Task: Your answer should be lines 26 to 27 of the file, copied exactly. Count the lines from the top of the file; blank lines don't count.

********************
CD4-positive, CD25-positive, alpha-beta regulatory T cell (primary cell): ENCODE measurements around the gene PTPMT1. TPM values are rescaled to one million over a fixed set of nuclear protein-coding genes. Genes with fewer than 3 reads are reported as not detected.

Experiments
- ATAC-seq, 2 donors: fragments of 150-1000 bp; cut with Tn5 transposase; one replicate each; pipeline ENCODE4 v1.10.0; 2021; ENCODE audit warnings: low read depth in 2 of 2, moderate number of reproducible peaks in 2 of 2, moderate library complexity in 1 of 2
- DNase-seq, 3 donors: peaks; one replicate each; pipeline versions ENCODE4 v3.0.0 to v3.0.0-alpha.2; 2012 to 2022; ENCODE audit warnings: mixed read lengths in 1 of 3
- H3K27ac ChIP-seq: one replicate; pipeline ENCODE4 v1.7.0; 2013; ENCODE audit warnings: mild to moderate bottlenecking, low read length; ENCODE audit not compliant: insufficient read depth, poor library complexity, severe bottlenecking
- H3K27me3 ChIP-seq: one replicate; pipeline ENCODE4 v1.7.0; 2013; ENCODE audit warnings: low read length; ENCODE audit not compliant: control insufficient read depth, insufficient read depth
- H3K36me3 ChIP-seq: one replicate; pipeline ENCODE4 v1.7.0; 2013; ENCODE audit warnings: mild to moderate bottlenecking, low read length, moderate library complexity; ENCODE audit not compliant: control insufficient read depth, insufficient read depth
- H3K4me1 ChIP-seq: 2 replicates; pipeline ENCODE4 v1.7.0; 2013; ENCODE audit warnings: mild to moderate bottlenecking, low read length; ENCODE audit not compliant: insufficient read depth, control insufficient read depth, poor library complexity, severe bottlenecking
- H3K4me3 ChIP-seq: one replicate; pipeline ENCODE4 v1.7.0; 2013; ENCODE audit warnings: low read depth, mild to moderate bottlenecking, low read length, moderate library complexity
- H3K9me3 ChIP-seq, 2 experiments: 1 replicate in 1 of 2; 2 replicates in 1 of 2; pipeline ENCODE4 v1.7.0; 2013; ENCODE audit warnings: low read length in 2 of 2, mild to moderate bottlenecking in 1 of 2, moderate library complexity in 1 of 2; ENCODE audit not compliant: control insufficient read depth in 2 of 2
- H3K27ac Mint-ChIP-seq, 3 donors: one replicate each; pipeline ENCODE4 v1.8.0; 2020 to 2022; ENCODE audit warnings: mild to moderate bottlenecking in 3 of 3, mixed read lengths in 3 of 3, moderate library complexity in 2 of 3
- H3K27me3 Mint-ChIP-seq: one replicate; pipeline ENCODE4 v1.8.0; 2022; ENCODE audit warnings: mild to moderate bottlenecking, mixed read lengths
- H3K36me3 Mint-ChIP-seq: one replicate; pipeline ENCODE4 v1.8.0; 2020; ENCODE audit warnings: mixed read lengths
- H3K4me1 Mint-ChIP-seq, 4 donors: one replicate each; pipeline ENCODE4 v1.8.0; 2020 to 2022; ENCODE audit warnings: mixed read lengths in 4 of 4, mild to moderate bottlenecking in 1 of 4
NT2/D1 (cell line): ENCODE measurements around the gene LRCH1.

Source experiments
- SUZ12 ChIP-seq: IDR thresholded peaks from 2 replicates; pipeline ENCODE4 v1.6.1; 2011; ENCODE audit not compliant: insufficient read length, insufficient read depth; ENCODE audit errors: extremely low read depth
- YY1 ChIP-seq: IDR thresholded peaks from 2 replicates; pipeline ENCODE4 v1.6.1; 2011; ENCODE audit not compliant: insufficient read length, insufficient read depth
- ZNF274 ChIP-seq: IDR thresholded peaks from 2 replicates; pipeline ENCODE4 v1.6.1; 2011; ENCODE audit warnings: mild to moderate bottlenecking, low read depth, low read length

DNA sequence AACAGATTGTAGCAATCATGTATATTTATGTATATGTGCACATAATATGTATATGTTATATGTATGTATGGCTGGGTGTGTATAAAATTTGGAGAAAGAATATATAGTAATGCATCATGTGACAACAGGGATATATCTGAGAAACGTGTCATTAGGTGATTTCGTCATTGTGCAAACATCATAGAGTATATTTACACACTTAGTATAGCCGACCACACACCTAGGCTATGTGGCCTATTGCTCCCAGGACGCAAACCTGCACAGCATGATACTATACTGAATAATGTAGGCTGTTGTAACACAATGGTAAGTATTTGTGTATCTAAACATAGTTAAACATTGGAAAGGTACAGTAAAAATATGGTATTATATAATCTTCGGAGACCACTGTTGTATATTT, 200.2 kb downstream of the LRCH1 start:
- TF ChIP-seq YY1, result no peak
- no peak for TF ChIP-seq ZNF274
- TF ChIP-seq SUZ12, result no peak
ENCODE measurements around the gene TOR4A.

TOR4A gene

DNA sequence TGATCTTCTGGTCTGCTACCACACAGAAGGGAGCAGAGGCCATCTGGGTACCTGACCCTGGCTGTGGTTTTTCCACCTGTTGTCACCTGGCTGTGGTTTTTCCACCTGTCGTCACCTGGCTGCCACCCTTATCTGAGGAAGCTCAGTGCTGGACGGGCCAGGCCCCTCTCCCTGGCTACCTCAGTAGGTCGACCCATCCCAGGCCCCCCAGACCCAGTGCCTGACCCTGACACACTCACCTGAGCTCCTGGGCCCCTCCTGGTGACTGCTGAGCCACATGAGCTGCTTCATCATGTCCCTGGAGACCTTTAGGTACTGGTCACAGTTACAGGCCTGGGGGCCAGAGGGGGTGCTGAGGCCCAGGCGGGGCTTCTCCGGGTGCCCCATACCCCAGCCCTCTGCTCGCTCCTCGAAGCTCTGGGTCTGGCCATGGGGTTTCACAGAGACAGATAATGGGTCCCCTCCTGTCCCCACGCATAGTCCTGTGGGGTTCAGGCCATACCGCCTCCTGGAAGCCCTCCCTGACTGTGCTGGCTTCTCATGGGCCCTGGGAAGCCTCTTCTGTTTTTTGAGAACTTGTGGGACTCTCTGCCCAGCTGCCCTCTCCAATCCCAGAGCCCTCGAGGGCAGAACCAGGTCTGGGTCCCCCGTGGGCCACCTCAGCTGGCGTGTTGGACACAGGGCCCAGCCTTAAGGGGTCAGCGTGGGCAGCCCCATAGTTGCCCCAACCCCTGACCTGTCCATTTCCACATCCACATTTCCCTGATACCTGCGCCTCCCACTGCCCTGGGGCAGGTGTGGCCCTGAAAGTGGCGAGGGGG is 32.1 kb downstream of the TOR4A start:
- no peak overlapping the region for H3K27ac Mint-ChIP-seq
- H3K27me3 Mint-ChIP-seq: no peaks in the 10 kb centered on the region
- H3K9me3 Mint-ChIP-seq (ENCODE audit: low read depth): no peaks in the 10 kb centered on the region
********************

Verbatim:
DNA sequence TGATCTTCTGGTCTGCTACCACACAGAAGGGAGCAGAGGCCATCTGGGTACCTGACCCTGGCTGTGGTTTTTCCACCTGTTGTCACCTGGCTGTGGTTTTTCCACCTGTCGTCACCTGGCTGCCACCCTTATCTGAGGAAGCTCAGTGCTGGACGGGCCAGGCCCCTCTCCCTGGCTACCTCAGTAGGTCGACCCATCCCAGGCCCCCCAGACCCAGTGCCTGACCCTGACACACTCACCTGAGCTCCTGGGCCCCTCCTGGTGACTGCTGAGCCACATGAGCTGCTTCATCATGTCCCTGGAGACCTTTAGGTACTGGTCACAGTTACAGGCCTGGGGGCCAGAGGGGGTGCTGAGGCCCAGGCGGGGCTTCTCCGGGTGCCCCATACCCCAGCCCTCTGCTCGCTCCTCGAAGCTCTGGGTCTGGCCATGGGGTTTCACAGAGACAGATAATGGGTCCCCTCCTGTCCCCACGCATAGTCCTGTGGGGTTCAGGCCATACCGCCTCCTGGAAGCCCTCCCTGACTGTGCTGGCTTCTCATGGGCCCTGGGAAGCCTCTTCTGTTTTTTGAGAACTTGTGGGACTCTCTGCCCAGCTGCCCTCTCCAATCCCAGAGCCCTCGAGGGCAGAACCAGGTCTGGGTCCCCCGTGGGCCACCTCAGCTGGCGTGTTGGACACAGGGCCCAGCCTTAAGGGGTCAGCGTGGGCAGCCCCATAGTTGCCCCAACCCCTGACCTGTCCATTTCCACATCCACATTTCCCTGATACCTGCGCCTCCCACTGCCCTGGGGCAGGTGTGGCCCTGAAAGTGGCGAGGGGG is 32.1 kb downstream of the TOR4A start:
- no peak overlapping the region for H3K27ac Mint-ChIP-seq